Temperature Sensors - Replacement Time Again?
When people in the office talk about temperature sensors they are almost certainly talking about part of a car emission control system. The engine control system adjusts the fuel and air-flow to the combustion chambers of an internal combustion engine depending on its temperature. If the temperature sensor is faulty, then the engine will not run correctly, if it runs at all. Older drivers may remember the manual choke control that you pulled out to start the engine when it was cold, and how this was superseded by the automatic choke. Somehow the manual choke never went wrong, unlike its new and allegedly better replacement. Temperature sensors are one of the most frequently replaced parts in an automobile.
Temperature sensors away from the world of motoring are designed to measure the temperature at different stages of a chemical or other industrial process and feed back that data to a control center. Pyrometers are specialist temperature measuring devices with a very fast response time and a very high operating temperature range. Pyrometers may have a response time as low as 5 milliseconds and can measure the temperature without contact with the material. These features mean that a pyrometer is essential where a manufacturer wants to measure the temperature of a rapidly moving steel rod or even of a molten steel stream. A pyrometer works by analysing the thermal radiation emitted by a hot object.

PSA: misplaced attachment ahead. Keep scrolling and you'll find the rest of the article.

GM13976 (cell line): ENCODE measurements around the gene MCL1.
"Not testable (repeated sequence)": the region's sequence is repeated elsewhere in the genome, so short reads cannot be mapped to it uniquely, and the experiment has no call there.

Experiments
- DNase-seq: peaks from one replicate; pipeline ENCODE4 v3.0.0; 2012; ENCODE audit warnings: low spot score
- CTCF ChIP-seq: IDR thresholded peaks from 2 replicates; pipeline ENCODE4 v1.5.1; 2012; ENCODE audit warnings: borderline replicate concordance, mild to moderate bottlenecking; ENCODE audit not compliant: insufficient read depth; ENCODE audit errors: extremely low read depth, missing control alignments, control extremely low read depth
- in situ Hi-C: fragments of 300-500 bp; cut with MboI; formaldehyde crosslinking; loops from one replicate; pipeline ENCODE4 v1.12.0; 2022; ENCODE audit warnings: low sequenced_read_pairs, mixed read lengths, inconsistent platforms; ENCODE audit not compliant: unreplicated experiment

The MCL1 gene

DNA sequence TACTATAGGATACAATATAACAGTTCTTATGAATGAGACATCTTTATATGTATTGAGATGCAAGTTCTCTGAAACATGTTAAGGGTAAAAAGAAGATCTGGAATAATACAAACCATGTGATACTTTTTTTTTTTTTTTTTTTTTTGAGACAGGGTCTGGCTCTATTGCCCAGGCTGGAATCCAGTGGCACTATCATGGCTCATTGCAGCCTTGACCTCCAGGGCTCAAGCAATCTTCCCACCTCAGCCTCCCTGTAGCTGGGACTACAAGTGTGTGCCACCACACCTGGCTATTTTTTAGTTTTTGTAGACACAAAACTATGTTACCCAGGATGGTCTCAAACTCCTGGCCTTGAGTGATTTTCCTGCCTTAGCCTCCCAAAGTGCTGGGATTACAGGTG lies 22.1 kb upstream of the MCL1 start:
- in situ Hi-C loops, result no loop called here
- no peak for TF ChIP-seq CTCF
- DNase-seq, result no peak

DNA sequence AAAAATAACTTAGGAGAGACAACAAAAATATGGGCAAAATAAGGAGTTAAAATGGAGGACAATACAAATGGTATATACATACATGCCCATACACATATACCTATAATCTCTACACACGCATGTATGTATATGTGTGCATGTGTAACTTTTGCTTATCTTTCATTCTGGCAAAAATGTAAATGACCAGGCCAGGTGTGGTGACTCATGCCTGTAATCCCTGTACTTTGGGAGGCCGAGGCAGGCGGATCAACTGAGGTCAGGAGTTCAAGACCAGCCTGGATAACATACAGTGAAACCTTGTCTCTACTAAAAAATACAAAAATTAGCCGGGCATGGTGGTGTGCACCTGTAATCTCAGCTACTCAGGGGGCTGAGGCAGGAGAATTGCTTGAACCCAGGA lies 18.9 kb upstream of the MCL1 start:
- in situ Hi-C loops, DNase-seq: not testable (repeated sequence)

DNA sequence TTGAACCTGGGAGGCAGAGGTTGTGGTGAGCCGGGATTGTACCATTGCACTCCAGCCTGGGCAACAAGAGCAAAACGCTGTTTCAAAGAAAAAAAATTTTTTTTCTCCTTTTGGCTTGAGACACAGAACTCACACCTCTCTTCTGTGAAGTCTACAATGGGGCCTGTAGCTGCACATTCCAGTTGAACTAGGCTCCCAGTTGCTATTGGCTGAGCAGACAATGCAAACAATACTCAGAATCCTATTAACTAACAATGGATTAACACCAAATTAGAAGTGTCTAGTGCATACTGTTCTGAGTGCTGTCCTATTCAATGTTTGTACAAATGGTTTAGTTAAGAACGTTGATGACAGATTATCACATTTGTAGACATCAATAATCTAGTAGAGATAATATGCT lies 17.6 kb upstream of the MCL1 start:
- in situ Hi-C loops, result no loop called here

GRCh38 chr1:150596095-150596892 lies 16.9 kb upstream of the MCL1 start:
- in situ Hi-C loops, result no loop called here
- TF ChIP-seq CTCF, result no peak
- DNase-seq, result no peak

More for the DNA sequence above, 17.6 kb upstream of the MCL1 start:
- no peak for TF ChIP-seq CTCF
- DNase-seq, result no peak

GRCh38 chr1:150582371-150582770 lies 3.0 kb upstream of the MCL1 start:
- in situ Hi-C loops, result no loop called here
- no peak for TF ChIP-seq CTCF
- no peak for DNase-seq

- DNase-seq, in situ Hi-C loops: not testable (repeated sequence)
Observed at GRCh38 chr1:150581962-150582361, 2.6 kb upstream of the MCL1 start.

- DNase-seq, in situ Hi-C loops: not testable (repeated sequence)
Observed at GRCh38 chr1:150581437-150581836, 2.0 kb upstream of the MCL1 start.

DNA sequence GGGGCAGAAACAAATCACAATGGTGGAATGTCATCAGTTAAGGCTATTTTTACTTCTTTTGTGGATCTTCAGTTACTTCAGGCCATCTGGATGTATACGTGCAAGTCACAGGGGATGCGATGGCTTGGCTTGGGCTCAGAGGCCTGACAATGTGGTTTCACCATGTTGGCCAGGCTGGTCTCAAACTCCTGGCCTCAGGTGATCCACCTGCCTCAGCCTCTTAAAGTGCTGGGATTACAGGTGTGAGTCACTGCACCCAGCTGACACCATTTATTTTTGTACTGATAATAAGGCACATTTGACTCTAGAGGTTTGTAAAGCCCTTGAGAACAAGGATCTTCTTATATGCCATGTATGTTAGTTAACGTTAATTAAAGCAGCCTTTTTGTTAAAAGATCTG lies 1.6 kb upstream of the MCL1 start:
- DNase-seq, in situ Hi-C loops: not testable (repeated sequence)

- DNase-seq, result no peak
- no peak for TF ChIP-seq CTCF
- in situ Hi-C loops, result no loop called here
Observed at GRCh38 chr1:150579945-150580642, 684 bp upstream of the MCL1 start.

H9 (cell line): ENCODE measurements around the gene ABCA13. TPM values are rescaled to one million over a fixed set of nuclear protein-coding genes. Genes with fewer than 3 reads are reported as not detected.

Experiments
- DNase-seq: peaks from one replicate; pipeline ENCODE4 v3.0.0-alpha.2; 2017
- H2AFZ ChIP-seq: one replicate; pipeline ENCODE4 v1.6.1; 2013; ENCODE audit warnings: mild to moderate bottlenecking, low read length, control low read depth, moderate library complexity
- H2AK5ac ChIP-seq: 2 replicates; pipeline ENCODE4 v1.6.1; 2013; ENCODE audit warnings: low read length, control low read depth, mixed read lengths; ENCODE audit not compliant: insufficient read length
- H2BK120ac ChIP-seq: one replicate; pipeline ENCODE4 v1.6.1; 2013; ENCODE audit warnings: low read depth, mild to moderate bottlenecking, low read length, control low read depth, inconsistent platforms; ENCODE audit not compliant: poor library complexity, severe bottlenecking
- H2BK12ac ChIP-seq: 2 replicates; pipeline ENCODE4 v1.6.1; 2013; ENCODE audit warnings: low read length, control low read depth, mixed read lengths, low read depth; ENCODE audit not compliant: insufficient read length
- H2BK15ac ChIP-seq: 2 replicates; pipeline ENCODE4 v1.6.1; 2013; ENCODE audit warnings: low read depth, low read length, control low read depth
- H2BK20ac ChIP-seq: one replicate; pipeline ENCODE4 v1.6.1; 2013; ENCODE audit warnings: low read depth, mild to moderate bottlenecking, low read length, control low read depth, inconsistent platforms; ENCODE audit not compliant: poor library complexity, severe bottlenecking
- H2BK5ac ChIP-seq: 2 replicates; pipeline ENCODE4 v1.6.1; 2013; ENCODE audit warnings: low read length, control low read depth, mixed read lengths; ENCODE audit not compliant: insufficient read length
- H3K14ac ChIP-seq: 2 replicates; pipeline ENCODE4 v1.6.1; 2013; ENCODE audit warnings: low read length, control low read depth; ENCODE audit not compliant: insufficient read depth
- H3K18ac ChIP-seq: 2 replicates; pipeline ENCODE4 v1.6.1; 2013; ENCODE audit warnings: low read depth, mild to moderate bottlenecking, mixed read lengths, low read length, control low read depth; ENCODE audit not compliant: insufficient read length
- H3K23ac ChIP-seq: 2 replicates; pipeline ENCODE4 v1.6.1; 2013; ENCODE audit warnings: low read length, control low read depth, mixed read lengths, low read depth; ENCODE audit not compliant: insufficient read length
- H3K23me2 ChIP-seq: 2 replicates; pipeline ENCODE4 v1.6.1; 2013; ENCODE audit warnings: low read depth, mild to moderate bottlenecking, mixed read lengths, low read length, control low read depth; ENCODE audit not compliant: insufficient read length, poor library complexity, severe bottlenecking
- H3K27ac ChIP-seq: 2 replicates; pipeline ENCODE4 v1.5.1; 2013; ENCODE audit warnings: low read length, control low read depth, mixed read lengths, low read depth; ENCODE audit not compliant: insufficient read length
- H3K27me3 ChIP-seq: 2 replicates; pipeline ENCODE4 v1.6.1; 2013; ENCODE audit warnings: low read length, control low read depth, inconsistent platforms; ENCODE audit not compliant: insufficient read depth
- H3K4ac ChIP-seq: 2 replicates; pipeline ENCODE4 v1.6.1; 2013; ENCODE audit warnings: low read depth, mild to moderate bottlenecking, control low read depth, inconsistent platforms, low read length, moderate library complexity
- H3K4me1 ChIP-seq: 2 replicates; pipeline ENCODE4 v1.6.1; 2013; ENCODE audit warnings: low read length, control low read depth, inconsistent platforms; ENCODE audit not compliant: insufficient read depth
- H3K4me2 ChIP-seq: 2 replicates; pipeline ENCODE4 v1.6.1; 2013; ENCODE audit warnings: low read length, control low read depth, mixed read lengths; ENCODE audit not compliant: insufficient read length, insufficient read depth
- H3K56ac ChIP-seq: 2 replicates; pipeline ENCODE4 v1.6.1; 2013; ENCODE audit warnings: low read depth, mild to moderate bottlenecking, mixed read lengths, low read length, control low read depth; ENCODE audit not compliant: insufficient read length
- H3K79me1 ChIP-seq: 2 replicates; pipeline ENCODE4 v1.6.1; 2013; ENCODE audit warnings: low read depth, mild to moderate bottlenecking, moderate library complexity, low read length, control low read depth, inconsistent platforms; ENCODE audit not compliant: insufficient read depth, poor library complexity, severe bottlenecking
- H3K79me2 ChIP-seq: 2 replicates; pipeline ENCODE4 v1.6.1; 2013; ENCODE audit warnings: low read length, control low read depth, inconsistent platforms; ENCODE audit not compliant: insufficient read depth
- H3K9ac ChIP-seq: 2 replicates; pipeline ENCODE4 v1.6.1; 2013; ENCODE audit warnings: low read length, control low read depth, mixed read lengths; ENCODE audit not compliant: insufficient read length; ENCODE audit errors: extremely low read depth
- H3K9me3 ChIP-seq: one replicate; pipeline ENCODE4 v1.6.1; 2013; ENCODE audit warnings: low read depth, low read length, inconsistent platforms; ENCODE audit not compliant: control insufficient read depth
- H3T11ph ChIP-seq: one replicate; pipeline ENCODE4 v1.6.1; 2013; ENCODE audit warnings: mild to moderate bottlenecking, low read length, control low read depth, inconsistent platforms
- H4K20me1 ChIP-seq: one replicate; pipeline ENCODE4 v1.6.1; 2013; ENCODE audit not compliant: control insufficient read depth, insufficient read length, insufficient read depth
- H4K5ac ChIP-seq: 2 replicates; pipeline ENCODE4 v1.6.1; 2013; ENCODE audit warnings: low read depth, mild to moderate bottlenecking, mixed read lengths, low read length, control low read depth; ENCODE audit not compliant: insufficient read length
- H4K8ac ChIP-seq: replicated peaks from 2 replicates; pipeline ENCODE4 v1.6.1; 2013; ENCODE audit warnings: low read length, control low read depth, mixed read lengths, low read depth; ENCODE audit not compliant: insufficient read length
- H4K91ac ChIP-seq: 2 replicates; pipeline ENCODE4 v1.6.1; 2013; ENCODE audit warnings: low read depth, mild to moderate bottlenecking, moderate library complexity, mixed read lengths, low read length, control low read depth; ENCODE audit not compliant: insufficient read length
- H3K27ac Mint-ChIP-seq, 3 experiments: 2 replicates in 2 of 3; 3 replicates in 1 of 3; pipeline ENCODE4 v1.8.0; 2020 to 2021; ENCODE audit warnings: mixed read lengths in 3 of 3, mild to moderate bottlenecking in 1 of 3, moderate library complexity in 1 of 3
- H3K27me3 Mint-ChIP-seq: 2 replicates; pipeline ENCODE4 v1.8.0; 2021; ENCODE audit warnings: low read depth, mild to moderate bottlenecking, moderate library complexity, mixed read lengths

All black bodies emit radiation of the same frequency at the same temperature. An optical pyrometer the frequency emitted by an electrically heated filament is matched with the frequency of the radiation emitted by the hot object/material under test. When the two match they are the same temperature. The temperature of the filament is obtained by referring to tables of data and operating conditions. In a radiation pyrometer the radiation emitted from the object/material under test is detected using sensor such as a thermocouple.
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